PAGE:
The Sunday Telegraph's main story is of a "flagrant breach", as the paper describes it, of self-isolation rules by the former prime minister Tony Blair.
Under the headline "Blair accused of breaking quarantine rules with US trip", Mr Blair is pictured leaving a Mayfair restaurant 10 days after he returned from a two-day trip to the White House.
The paper says that, while Whitehall officials were consulted, a special dispensation was never issued.
Mr Blair says he was never a risk and that he was advised to follow rules exempting diplomats, which he did.
The finger pointing continues in the Mail on Sunday.
"MPs did flout 10pm bar curfew" it declares after confirmation from an official inquiry that politicians drank their way past 22:00 in the Commons bar while the public had to go without.
The paper says there is still an ongoing cover up about whether or not Matt Hancock was present, as inquiry officials did not ask, and a spokesman for the health secretary refused to answer the question - despite being asked 30 times.
The Sunday Express also runs the story reporting that the Tory MP behind the inquiry, Charles Walker, refused to identify the MPs involved as it would be "invidious".
The former chairman of the Standards Committee, Sir Alistair Graham, disagrees.
"If they're trying to apply rules in a rigorous way," he asks "why shouldn't they ask staff which MPs they were serving?"
Online, the Independent leads with a poll which suggests that only a third of the public who responded backed Boris Johnson to lead the UK's Covid response.
It claims that both the PM and Mr Hancock have lost the trust of the British public while the poll shows that Labour's Sir Keir Starmer, Scotland's First Minister, Nicola Sturgeon and Chancellor Rishi Sunak all received higher trust ratings.
An unusual counterpoint of praise comes from Nigel Farage writing in the Sunday Express.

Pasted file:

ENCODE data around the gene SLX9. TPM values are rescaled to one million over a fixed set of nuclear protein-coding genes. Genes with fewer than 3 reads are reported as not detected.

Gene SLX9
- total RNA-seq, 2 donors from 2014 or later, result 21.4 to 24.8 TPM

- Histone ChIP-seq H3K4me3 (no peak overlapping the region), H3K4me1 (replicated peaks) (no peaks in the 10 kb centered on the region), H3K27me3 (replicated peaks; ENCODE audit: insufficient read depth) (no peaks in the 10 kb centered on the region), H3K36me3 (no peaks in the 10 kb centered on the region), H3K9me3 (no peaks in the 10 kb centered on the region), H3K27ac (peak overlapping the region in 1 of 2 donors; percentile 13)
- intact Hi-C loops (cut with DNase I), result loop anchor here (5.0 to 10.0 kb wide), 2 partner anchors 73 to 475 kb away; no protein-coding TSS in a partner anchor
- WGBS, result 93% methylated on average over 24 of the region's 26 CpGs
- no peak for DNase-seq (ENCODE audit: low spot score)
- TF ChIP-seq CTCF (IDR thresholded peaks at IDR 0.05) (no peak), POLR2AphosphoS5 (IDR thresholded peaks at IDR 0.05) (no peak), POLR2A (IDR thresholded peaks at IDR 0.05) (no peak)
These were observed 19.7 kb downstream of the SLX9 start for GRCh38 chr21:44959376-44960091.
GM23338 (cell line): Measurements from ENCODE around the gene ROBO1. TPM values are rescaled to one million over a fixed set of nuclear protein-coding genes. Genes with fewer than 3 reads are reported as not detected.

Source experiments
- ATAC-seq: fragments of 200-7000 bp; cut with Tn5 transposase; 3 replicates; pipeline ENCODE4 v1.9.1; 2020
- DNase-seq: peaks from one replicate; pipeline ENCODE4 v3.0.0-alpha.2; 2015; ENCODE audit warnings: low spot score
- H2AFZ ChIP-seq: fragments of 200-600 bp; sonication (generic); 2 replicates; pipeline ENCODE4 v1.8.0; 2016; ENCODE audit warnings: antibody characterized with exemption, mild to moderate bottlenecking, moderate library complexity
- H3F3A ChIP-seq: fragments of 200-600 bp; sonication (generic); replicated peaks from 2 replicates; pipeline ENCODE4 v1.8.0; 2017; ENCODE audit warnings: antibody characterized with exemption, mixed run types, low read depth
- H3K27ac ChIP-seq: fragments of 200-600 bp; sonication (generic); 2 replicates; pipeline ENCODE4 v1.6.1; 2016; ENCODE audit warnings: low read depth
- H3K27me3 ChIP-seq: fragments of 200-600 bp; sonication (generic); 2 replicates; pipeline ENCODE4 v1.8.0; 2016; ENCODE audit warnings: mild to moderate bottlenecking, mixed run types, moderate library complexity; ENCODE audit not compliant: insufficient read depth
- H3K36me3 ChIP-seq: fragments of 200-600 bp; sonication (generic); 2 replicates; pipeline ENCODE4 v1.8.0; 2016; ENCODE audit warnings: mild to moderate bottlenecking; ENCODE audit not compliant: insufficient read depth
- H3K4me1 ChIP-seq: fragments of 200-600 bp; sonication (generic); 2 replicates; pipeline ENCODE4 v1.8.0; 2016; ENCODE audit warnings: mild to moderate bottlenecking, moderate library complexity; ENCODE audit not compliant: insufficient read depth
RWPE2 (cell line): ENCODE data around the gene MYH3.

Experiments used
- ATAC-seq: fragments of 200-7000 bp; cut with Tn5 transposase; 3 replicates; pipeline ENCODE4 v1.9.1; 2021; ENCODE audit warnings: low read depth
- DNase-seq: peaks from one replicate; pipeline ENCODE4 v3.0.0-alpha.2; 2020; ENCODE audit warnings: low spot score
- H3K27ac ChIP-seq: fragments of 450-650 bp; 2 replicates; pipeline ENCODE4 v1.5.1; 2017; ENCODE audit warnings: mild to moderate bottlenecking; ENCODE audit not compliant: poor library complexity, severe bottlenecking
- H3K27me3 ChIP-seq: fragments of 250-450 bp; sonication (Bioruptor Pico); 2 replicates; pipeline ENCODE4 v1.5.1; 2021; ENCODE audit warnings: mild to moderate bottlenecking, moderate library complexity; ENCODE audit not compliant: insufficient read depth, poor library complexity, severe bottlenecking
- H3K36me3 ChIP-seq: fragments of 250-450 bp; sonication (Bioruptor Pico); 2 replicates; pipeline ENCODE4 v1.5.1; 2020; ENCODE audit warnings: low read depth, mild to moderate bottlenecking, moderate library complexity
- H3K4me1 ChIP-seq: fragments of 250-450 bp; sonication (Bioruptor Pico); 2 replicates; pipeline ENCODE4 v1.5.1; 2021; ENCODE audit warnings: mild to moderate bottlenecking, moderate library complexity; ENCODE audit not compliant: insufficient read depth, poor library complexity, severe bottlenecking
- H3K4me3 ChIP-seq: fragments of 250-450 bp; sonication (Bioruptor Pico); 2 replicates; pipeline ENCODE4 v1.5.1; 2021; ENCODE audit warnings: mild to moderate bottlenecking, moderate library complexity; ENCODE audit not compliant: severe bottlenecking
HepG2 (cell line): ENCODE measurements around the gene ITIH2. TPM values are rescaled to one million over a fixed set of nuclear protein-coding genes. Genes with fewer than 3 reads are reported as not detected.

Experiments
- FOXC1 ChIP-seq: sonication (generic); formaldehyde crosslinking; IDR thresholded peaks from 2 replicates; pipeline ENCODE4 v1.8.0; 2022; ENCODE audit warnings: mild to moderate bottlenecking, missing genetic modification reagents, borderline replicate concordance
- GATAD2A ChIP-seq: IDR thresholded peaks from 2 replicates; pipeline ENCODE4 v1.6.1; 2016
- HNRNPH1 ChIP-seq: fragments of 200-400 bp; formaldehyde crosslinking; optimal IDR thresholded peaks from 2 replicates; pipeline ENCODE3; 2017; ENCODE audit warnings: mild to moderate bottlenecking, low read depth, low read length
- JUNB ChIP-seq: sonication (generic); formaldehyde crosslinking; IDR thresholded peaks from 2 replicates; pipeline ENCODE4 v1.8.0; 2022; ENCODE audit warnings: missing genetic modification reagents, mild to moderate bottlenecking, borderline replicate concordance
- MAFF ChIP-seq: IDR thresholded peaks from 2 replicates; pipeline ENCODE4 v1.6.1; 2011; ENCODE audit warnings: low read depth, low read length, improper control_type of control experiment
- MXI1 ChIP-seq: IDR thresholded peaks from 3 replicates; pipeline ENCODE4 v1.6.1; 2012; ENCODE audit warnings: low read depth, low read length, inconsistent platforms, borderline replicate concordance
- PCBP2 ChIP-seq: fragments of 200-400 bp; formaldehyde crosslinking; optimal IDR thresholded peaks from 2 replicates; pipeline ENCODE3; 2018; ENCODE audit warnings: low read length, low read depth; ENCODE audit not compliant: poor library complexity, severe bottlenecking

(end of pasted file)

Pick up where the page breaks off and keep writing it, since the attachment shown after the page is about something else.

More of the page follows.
"It took time, but Boris has reached the right solution on Brexit" he concludes, referring to the PM's ultimatum to Brussels and declaration that talks were over.
The campaigner and Brexit Party leader believes there is still a 75% probability of a negotiated deal based on the EU treaty, but he insists that, regardless, being completely free of the EU is still the best route to future prosperity.
A claim Downing Street delivered an "extraordinary peerage snub" to Britain's first black archbishop makes the front page of the Sunday Times.
Lord Woolley tells the paper that the failure to award the Archbishop of York, John Sentamu, the customary automatic life peerage, on retirement is, "scandalous".
And there is "fury" in Aberdeenshire according to the Observer over a decision to grant full planning permission for Donald Trump's second golf course on the Menie estate.
The development has faced stiff opposition after concerns were raised about the impact of the first course in a Site of Special Scientific Interest.
But planners decided the MacLeod course - named after the president's mother - would bring significant social and economic benefits.
Conservationists say it is further "vandalism and destruction" of Scotland's natural heritage.